The Nairobi Coffee Exchange (NCE) has invited commercial banks to express interest in a proposed payment system ahead of an April 30 deadline to implement the scheme which is targeted at ensuring compensation to farmers within two days.
The NCE said it aims to introduce a Direct Settlement System (DSS) to facilitate efficient payment of growers’ proceeds as well as recovery of any other commitments owed by the grower to service providers.
“We are moving towards adopting a DSS and we have called on commercial banks to express interest in the system that is provided for under the Capital Markets Authority’s Coffee Exchange Regulations of 2020,” Mr Daniel Mbithi, chief executive of the NCE told Sunday Nation.
A DSS is popular among commodity traders because it enables transparency and predictability in payments.
In this new scheme, buyers will be required to immediately deposit funds in the DSS after every sale of coffee at the auction or through direct sales. The DSS provider or the commercial bank will then be settling statutory charges, their own service provider’s fees, and all other liabilities.
Presently, buyers pay money from sales of coffee to marketing agents, most of who double as commercial millers — an issue that has been problematic over the years since some rogue agents withheld the money for months or failed to disclose to growers their service fees.
Apart from the bad experience with agents, farmers have also been inconvenienced by coffee cooperative unions which market coffee on behalf their behalf but delay remitting proceeds from sales.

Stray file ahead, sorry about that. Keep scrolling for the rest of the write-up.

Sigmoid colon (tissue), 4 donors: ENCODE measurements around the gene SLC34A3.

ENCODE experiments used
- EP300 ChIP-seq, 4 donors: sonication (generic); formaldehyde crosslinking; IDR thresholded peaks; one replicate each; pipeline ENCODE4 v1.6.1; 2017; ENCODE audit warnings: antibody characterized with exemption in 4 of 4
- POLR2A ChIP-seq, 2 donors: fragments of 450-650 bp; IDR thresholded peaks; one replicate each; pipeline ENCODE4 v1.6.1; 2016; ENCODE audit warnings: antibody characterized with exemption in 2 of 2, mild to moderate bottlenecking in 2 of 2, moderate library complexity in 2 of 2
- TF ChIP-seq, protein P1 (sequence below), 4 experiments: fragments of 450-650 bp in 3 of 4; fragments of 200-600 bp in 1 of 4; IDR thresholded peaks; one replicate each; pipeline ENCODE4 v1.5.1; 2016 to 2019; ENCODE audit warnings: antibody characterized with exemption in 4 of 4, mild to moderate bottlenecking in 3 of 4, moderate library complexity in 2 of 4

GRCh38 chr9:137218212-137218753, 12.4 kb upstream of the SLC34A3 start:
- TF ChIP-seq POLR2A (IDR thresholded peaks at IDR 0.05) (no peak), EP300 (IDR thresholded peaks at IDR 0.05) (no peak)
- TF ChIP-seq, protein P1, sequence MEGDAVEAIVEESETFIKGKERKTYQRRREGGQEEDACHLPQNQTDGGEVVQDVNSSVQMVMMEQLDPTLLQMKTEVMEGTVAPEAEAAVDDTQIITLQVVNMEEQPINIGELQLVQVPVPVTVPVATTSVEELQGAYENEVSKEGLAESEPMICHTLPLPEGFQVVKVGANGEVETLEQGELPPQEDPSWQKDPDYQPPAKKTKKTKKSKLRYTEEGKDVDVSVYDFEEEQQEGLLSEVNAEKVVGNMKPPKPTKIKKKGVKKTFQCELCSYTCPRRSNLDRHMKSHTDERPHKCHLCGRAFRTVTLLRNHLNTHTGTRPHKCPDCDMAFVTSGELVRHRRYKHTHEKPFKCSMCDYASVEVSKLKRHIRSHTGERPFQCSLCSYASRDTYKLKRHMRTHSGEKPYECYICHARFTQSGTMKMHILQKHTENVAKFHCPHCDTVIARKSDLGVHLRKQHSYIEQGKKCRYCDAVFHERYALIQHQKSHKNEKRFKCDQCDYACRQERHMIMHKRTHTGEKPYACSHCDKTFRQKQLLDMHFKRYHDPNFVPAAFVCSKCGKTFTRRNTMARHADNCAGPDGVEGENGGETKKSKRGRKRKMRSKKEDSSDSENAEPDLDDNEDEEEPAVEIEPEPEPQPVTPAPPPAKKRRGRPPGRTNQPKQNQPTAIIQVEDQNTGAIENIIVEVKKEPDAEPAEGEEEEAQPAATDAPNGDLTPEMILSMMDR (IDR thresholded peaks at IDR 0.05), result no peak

In the new trading regulations, it is no longer mandatory for farmers to appoint a marketing agent and farmers will have their cash proceeds directly through banks.
In the DSS system, a commodity exchange transmits trade details to clearing corporations on a real-time basis.
Upon receipt of trade details, the clearing corporation/clearing house notifies trading members about obligations. Clearing members receive communication regarding obligation and pay-in advice of funds.
Clearing banks are then instructed to make funds available by pay-in time. Pay-in of funds for executed trades is carried out by clearing banks by debiting the account of clearing members and crediting the account of the clearing corporation account with the amount due to them.
Kenya’s coffee is much sought after by roasters and blenders and the country sells its coffee to the world market. The international prices are used as a benchmark for the local price at the NCE.
Statistics released by Co-operatives and MSMEs Cabinet Secretary Simon Chelugui in December showed that Kenya’s coffee production volumes rose 50.24 per cent during the crop year 2021/2022 to hit 51,843 tonnes compared to 34,505 tonnes recorded a year earlier, buoyed by the provision of subsidised fertiliser and access to affordable farm inputs.
The coffee sector is, however, limping and requires a revamp as more farmers abandoned the crop for better rewarding ventures such as real estate and avocado farming.